• Bust most importantly, free subscriberssurged from 1.070MM to 1.742MM. These are people who are not paying.
 


Anal_yst's picture

Exploiting Economic Illiteracy





Too many investors want a magic elixir that guarantees outrageous profit with no risk, either to their pocket or their brain cells. But it does NOT have to be this way...

 


Tyler Durden's picture

Guest Post: My State Presently Owes Its Pension Funds $208 Billion What About Yours?





Last week, I was forwarded an analysis that really set me on end. According to a report by the American Enterprise Institute, public pensions are under funded by more than $3 trillion nationwide. Illinois pensions alone are $208 BILLION UNDERFUNDED using realistic measures. The overall level of funding is 29% --- the worst in the entire nation. Illinois SERS pensions at 23% of funding is $36 BILLION in arrears, Illinois teachers pensions at 28% of funding is $98 BILLION in arrears, Illinois Universities pensions at 30% of funding is $35 BILLION in arrears, Chicago Teachers pensions at 43% of funding is S16 BILLION in arrears, and Illinois municipal pensions at 47% of funding is $24 BILLION in arrears. To get this money, total population and corporations of the state will have to be taxed. This will not occur without a fight --- so Illinois is looking for an “out” from these obligations and also what it owes schools, health care providers, and nursing homes. Be prepared to get stiffed!

 


Tyler Durden's picture

Wheat Futures At 29 Month High As Developing Country Demand Surges In Aftermath Of Tunisia Revolution





Dow Jones reports that wheat futures just hit a 29-month highs on "strong global demand." Per the newswire, Algeria bought 800,000 tons of milling wheat, with traders estimating the nation's purchases for January at about 1.8M. Turkey and Jordan bought wheat last week after rising food prices helped fuel unrest in Tunisia. "They're saying, 'Boy we've got to eat. We don't know where wheat is going to be in a month,' says PFG Best. CBOT March wheat ends up 18 1/4c at $8.56 1/2 a bushel, while KCBT March climbs 22 1/2c to $9.40 and MGE March jumps 21c to $9.77. The chart below shows the UBS Bloomberg constant maturity Wheat index which confirms the vicious loop of what surging prices and geopolitical instability means to wheat prices. The higher the prices, the greater the scramble by developing (and soon developed) countries to acquire as much wheat as possible and hoard it, hoping to avoid Tunisia's fate, which of course will lead to even greater price surges. And all of this ignores the impact of the Goblin in Chief, whose money printing fetish has earned him, in our books, the adjective 'genocidal'. Once China figures out what is going on, and rice prices finally explode as we fully expect they will, the world will figure out just why...The only silver lining - soon farming will be the most profitable profession in the world. And as bankers only go where the money is, Bernanke's strategy may in fact lead to the first net natural outflow of bankers from Wall Street in history.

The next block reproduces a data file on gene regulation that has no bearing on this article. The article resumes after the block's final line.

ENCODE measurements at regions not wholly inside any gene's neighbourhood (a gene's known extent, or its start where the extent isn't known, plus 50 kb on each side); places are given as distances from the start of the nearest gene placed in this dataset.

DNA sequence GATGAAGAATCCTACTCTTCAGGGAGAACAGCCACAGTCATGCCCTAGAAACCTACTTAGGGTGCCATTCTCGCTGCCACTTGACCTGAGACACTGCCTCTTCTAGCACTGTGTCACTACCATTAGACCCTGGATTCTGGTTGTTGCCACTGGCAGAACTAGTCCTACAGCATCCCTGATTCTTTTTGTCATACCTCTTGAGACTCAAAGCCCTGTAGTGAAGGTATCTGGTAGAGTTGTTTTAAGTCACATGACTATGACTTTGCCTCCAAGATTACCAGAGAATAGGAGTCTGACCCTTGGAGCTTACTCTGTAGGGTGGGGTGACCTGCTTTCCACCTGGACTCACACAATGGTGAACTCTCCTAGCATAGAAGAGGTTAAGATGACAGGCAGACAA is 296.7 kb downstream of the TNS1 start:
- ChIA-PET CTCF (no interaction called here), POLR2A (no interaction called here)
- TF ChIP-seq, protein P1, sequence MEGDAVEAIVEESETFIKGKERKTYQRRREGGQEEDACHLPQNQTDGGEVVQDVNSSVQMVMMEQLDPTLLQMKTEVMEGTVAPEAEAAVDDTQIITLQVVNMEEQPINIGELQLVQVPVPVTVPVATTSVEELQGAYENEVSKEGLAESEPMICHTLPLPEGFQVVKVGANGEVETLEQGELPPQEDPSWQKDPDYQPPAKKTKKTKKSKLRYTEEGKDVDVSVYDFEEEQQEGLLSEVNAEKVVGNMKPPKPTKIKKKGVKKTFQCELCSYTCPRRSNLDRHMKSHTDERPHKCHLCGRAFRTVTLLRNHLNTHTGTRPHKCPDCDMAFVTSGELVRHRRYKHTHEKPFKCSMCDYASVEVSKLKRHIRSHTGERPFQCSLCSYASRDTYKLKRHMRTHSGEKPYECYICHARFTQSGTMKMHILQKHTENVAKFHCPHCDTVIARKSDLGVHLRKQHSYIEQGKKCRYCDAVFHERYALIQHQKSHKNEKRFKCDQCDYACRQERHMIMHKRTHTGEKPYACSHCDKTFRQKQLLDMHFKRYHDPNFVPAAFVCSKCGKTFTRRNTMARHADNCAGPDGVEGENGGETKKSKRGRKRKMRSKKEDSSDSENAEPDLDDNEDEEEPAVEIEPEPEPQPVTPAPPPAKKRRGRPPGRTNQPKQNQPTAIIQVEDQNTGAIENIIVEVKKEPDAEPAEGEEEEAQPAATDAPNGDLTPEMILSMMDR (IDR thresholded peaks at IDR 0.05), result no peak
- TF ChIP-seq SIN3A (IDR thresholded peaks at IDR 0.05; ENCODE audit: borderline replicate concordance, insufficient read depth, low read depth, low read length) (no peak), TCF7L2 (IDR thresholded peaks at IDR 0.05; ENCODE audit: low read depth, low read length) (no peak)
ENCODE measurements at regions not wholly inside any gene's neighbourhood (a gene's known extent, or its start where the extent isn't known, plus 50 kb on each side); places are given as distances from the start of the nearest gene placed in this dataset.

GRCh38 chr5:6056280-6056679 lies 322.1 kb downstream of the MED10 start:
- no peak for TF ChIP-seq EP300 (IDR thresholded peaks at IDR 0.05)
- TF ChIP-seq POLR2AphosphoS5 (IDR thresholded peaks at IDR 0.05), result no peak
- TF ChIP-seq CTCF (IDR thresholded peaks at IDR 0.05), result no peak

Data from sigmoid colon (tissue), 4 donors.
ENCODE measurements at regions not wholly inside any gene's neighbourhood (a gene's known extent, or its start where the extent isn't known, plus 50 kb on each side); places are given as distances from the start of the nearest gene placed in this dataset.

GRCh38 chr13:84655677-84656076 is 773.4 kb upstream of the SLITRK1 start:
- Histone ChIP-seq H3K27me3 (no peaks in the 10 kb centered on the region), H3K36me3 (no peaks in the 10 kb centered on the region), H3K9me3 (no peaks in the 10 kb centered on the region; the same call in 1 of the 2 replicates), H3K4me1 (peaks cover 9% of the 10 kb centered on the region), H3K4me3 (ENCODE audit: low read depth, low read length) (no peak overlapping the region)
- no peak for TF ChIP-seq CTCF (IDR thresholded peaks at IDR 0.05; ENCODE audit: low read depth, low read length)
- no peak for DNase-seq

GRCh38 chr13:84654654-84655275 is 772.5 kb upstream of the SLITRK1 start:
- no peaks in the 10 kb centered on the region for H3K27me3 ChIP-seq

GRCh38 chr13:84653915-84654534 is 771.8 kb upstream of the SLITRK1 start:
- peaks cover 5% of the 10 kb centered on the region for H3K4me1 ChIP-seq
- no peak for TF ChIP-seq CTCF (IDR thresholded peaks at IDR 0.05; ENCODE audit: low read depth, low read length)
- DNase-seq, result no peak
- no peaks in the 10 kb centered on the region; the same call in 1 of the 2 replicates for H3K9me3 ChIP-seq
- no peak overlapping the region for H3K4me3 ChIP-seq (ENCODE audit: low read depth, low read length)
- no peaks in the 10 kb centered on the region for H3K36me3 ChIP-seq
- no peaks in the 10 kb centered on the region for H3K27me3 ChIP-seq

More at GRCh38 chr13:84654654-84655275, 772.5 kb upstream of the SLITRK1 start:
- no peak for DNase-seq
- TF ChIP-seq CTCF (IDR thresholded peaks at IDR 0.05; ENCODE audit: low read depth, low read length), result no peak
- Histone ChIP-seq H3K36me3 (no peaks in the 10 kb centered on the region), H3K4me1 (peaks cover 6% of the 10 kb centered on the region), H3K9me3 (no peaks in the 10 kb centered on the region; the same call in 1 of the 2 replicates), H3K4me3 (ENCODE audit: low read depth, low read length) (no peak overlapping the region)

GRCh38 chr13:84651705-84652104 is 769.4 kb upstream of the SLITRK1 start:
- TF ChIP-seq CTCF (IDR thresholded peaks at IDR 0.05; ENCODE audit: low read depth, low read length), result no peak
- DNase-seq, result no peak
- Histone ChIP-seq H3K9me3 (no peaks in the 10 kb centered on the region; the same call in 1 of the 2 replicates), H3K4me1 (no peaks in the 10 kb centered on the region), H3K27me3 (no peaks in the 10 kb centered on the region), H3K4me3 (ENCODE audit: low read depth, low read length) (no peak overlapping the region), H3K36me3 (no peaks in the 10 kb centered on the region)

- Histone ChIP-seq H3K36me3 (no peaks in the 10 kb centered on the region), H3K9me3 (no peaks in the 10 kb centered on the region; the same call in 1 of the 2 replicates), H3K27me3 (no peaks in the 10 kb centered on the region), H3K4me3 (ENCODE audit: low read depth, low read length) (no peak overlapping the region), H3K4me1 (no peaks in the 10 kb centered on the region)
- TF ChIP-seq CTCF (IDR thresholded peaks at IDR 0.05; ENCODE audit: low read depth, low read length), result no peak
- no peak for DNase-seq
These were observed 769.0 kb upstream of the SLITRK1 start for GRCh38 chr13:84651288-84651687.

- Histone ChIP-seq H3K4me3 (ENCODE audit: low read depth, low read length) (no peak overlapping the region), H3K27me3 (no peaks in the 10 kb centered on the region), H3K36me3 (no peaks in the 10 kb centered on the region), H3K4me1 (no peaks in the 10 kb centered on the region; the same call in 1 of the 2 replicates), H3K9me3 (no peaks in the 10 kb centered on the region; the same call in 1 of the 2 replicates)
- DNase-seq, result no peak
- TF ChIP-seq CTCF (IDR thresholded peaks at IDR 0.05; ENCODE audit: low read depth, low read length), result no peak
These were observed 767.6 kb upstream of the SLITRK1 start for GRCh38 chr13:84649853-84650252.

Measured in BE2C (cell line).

ilene's picture

Obama Says: "SoU is Strong" - Phil Says: "Bottom 99% SoL"





Everything is great!

Well, if you are a corporation, that is and that's all the matters in the United Corporations of America, right?

 


Tyler Durden's picture

Wage Inflation Rampant In China As More Provinces Plan Minimum Salary Hikes





Several days ago we highlighted that wage inflation in China spreading after Shanghai announced it would hike minimum salaries by 10%. Today, through Global Times we learn that this is just the beginning. Or the continuation rather: it seems that 30 provinces had already hiked minimum wages in 2010: "By the end of 2010, 30 provincial-level regions had raised the standard for the minimum wage, with an average increase of 22.8 percent year-on-year., Yin Chengji, spokesman for the Ministry of Human Resources and Social Security (MHRSS), said Tuesday. According to him, 29 provinces have issued the guideline for the minimum wages, and the benchmark line grew about 2 percent. In Shanghai, the local minimum wage was the highest nationwide, totaling 1,120 yuan ($170.2) per month." And 2011 will be even worse: " Also, according to a China Business News (CBN) report Tuesday, in 2011, many areas would continue to raise the standard. A Xinhua News Agency report Wednesday revealed that northern Chinese city of Tianjin is considering raising the minimum working wage by 16 percent this year amid rising inflationary pressure and labor shortages." We are confident America's workers will be delighted to know that Bernanke's massively destructive monetary policies are finally resulting in higher salaries... In China. But wait: this also means US consumer purchasing power is about collapse as since very soon all imported Made in China trinkets are about to get far more expensive as already razor thin margined China producers scramble to raise costs to their primary export market.

 


Vitaliy Katsenelson's picture

Set the Bar High





The world today is riddled with unique economic, political, and demographic risks. Finding attractively priced assets that will perform well in spite of these challenges is excruciatingly difficult. For investors, though, one segment of the market – the highest-quality stocks – still offers attractive risk-adjusted returns.